Tuesday, July 26, 2011

FMLA Parental Bereavement Leave: Have we met before?

Recent Family and Medical Leave news has been about a proposed amendment to the Act which would provide parental bereavement leave upon the death of a son or daughter. As with parental bonding leave that is currently provided for in the Act, bereavement leave would be taken in one block unless the employer agreed to allow for intermittent leave.

One can't help but look at the amendment and see shades of the Genetic Information Nondiscrimination Act (GINA) which added another protected class to employment discrimination. At the time of passage in 2008, many wondered if this was a solution looking for a problem. With this proposed FMLA amendment, curiosity requires the question of whether an employer would deny leave to an employee in the face of the tragic loss of a child. An employee who finds him-/herself needing more leave in the face of such a loss might have the option of doing so under either an unpaid leave of absence or by utilizing accrued/banked leave under other policies (PTO, sick, personal). Additionally, if the grief is so great that it causes depression, requires counseling, or prevents an employee from engaging in daily living activities might qualify the employee for an extended leave under the Americans With Disabilities Act, given the recent overtures by the EEOC that disabling conditions essentially mandate such action.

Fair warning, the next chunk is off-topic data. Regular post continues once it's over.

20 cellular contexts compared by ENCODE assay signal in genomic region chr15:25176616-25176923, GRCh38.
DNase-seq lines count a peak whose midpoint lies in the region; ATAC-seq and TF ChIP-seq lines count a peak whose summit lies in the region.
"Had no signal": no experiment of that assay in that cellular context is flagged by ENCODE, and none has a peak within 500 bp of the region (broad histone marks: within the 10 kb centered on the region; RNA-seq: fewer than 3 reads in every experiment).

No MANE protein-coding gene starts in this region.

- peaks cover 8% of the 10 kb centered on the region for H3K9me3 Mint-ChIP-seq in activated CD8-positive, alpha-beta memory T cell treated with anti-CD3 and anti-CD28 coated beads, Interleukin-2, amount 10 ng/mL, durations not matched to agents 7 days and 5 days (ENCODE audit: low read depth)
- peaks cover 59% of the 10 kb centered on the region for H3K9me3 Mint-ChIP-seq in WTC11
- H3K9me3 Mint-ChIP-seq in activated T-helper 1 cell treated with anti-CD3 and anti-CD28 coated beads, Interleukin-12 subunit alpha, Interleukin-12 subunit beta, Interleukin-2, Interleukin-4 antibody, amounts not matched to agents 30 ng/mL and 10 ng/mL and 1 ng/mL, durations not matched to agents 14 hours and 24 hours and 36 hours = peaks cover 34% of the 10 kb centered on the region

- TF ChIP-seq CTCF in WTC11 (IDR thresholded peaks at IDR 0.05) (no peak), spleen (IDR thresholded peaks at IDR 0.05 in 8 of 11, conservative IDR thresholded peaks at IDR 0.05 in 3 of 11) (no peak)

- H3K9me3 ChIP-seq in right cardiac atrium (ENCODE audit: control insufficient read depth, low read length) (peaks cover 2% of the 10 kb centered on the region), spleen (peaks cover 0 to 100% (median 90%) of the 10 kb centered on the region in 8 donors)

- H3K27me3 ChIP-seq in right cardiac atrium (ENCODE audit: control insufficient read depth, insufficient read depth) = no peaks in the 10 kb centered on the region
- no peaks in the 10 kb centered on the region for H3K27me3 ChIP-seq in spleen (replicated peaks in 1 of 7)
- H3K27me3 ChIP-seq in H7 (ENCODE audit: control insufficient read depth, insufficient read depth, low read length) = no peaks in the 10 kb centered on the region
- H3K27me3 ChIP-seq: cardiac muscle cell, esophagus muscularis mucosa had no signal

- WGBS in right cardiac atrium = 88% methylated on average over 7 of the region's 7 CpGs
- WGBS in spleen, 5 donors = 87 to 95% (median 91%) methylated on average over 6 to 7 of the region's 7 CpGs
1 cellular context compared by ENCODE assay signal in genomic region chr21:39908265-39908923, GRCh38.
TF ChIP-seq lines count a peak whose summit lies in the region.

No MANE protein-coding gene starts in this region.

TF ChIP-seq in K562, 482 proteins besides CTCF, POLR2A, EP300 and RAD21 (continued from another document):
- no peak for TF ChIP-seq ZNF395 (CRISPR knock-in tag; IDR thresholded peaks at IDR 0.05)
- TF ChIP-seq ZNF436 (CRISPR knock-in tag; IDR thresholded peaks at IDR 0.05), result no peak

Of course, this discussion may be putting the cart before the horse: the FMLA Parental Bereavement Leave bill is in its infancy stages and has yet to secure a sponsor in the House of Representatives. That said, the bill is worth tracking (you can do that here) as companion legislation, or the success of this amendment, is not beyond the realm of possibility.

Thursday, July 14, 2011

Bending With the Wind: EEOC's Attack on Inflexible Leave Policies

Much publicity has been given to the recent $20 million settlement (for good reason) the EEOC negotiated with Verizon Wireless concerning the company's leave policy. The Verizon settlement is now the largest example of the EEOC's enforcement approach concerning "inflexible medical leave policies." This case is an illustration of what many experts predicted would be the paradigm shift in ADA analyses under the 2008 Amendments: the question is no longer whether the employee is disabled, but rather what an employer is doing to provide a reasonable accommodation.